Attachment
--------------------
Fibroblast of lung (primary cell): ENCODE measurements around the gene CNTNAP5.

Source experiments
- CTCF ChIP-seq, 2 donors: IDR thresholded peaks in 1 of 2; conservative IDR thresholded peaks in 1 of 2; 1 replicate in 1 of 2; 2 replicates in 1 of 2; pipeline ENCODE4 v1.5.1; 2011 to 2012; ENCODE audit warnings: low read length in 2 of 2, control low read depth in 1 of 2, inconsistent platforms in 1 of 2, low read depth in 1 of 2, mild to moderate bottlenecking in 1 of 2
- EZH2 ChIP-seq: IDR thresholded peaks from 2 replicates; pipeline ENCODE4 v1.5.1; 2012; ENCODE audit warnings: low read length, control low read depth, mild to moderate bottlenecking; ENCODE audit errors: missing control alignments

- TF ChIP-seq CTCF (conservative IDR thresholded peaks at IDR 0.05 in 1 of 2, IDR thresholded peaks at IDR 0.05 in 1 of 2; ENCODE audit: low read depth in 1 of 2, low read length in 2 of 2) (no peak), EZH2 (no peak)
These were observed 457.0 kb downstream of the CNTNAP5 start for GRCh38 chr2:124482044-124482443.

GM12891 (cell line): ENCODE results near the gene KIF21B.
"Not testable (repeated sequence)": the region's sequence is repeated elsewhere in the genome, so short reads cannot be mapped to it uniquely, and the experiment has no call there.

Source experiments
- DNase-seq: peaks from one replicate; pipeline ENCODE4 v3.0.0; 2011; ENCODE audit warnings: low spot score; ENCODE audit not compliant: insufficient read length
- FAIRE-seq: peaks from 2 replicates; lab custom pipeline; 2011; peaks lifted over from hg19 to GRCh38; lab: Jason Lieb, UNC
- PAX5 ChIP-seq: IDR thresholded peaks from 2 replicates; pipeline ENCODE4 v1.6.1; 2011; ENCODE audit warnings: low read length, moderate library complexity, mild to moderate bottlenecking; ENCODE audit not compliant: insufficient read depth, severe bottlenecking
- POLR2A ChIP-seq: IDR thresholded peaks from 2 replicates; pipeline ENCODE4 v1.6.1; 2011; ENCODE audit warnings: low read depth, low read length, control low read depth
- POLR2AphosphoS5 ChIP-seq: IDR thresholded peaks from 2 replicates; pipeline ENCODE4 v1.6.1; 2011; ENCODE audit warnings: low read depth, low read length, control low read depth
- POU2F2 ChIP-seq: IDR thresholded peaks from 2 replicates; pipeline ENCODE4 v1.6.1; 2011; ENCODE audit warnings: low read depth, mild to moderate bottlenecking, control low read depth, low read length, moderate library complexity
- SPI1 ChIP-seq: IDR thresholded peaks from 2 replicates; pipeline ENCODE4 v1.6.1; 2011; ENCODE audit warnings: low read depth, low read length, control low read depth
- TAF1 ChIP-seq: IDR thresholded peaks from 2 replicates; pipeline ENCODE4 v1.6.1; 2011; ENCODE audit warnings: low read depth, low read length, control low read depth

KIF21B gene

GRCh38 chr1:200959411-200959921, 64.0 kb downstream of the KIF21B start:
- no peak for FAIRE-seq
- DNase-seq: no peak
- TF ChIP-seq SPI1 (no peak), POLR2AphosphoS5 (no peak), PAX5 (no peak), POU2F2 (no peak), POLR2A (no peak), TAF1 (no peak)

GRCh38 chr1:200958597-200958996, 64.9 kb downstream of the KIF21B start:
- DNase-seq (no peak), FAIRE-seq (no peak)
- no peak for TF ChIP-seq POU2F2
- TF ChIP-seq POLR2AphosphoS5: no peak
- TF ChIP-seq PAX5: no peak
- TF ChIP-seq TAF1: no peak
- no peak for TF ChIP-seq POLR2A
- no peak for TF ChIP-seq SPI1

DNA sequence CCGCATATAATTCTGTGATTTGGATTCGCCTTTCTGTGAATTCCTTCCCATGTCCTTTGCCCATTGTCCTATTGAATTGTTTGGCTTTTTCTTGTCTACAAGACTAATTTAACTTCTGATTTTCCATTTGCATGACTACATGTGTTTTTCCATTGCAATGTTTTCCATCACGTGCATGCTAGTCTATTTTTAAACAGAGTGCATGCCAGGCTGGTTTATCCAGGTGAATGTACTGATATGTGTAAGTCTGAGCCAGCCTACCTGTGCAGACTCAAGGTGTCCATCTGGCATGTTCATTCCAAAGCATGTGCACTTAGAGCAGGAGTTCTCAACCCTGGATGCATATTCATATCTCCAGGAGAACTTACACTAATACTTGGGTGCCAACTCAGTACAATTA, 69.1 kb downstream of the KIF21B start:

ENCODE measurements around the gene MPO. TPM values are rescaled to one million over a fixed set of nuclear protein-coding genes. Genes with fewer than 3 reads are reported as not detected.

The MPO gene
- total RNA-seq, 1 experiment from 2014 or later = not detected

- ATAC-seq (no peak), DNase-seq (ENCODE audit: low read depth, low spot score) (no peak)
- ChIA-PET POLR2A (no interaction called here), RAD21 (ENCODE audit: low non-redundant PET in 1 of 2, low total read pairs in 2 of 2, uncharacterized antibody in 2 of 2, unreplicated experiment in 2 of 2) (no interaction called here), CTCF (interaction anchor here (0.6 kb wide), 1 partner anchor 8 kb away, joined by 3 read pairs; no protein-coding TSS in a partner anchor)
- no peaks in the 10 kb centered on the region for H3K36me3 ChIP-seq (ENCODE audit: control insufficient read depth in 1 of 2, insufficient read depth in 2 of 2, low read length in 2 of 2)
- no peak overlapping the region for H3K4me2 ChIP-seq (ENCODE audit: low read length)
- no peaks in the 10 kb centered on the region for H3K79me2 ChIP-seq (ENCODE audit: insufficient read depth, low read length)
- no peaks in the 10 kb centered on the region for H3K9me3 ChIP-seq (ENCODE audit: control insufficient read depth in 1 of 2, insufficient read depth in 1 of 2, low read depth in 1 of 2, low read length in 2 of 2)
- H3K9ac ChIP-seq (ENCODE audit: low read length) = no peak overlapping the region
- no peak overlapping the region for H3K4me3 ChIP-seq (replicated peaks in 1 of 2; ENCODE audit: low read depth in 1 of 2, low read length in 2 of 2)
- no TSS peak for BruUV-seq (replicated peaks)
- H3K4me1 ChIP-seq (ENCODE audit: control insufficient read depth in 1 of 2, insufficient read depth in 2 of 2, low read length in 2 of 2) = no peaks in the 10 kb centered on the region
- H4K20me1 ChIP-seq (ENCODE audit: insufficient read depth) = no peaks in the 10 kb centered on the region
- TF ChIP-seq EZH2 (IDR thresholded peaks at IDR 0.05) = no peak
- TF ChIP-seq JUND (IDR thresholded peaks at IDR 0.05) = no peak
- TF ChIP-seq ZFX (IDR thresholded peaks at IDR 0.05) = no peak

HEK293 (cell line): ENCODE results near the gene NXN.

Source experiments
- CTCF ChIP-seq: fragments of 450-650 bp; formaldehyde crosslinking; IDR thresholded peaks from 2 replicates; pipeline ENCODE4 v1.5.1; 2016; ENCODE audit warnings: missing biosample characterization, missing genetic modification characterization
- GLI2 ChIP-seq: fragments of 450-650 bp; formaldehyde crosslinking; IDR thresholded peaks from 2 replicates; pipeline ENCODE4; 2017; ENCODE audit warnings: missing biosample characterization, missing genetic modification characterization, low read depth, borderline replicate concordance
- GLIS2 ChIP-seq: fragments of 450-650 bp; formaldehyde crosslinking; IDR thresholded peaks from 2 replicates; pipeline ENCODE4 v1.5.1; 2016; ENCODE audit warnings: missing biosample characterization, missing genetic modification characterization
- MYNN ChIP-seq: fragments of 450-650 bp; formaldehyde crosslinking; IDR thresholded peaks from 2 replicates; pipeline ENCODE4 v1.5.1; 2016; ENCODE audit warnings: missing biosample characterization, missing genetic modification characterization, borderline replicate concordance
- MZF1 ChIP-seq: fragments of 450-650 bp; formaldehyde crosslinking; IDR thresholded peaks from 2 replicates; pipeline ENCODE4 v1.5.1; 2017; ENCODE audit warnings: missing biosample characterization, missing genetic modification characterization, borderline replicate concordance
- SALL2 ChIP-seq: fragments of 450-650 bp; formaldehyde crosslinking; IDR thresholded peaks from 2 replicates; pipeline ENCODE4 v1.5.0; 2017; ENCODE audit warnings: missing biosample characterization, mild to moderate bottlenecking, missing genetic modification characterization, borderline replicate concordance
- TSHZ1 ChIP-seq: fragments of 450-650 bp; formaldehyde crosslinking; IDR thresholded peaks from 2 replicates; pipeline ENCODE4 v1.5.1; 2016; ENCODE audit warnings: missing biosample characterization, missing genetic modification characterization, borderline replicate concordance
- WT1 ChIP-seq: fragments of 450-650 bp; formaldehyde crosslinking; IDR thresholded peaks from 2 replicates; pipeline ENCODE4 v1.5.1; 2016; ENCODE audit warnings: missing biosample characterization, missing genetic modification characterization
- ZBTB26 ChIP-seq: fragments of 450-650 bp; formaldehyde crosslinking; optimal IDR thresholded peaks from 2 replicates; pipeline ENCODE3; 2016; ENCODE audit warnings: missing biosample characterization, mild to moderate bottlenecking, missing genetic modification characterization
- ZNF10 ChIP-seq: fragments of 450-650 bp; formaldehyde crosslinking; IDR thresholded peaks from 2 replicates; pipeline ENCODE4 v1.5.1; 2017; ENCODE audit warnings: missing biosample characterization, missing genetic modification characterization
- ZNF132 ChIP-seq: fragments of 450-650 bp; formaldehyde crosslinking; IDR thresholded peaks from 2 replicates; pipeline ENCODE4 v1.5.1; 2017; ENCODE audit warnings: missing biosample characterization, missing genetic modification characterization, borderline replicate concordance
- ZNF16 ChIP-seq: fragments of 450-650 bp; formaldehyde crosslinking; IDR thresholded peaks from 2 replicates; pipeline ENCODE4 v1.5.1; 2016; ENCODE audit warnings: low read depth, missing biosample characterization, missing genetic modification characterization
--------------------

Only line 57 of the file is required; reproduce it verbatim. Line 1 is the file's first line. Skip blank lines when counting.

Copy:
- TSHZ1 ChIP-seq: fragments of 450-650 bp; formaldehyde crosslinking; IDR thresholded peaks from 2 replicates; pipeline ENCODE4 v1.5.1; 2016; ENCODE audit warnings: missing biosample characterization, missing genetic modification characterization, borderline replicate concordance